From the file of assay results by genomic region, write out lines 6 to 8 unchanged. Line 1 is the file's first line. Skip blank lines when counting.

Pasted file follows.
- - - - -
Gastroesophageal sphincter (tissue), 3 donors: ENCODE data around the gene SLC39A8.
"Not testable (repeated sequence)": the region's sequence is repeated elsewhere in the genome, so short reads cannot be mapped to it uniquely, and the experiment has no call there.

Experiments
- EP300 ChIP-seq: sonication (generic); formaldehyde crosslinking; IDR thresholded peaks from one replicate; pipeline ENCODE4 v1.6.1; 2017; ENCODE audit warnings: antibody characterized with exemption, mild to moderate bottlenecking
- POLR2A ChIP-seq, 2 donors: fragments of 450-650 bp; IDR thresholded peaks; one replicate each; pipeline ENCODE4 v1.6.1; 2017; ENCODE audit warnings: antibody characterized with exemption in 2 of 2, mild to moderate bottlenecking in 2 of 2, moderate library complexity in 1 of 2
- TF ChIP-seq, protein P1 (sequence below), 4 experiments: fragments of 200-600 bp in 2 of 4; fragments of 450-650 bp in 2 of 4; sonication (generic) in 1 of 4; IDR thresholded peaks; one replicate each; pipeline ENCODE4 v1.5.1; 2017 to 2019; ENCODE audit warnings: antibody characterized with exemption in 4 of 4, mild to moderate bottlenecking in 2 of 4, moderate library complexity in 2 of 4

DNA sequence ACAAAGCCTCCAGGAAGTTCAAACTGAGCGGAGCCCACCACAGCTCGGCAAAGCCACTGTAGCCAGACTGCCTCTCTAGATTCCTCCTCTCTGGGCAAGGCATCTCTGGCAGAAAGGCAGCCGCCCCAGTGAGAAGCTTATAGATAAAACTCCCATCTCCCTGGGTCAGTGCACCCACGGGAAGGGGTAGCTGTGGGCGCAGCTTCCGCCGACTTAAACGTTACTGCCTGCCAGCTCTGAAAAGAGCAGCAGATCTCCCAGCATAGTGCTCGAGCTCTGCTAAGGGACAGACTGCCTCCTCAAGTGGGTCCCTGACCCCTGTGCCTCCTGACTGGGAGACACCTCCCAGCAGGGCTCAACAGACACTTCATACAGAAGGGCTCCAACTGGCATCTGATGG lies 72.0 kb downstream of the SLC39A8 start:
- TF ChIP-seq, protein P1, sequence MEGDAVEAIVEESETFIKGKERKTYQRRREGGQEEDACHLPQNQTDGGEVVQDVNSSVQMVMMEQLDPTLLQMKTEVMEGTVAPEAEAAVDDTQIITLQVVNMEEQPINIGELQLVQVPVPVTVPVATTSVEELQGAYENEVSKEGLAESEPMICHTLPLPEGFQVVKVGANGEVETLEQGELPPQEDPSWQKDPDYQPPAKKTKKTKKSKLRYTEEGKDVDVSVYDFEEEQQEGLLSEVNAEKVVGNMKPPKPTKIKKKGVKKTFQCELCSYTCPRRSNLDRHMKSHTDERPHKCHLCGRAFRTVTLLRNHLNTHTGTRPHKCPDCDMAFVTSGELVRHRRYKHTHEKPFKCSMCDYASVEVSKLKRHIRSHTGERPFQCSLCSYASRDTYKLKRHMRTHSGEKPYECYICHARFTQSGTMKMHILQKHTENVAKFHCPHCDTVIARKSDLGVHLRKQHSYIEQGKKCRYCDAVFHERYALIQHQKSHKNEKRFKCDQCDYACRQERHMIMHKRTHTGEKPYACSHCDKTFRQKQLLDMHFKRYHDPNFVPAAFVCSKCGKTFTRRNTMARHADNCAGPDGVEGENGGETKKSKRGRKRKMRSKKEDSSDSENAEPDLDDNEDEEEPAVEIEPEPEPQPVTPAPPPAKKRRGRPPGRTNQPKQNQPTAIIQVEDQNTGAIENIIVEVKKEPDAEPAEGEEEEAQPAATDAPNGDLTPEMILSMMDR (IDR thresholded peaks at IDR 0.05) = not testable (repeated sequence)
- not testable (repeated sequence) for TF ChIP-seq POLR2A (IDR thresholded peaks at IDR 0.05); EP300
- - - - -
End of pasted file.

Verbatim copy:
- TF ChIP-seq, protein P1 (sequence below), 4 experiments: fragments of 200-600 bp in 2 of 4; fragments of 450-650 bp in 2 of 4; sonication (generic) in 1 of 4; IDR thresholded peaks; one replicate each; pipeline ENCODE4 v1.5.1; 2017 to 2019; ENCODE audit warnings: antibody characterized with exemption in 4 of 4, mild to moderate bottlenecking in 2 of 4, moderate library complexity in 2 of 4

DNA sequence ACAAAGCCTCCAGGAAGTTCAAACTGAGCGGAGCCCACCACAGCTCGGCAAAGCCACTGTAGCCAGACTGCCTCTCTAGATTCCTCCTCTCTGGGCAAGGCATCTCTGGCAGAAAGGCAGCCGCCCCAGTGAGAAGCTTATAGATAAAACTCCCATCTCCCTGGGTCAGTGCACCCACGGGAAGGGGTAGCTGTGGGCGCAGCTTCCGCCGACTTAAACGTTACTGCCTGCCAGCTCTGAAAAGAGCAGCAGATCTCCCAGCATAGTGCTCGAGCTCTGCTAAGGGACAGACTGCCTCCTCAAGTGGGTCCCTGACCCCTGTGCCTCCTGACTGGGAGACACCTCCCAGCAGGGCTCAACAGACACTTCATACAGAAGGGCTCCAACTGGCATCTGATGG lies 72.0 kb downstream of the SLC39A8 start:
- TF ChIP-seq, protein P1, sequence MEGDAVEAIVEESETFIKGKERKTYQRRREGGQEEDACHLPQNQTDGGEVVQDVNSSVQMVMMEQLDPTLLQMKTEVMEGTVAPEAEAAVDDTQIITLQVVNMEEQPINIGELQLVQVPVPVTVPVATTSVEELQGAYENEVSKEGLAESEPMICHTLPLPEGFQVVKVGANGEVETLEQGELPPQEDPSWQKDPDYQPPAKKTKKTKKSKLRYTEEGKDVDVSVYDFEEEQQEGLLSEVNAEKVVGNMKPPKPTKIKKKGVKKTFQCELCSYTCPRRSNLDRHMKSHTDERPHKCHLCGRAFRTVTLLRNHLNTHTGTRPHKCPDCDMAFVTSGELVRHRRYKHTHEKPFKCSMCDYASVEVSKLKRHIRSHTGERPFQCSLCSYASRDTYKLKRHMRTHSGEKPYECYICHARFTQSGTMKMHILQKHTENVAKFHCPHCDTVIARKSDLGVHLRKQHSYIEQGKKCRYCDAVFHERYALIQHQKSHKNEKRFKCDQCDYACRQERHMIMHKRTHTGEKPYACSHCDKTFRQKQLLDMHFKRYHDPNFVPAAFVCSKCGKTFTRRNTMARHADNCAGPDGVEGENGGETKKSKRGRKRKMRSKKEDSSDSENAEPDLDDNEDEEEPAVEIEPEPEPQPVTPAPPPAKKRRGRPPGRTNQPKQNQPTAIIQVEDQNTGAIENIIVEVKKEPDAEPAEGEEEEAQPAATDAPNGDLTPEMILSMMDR (IDR thresholded peaks at IDR 0.05) = not testable (repeated sequence)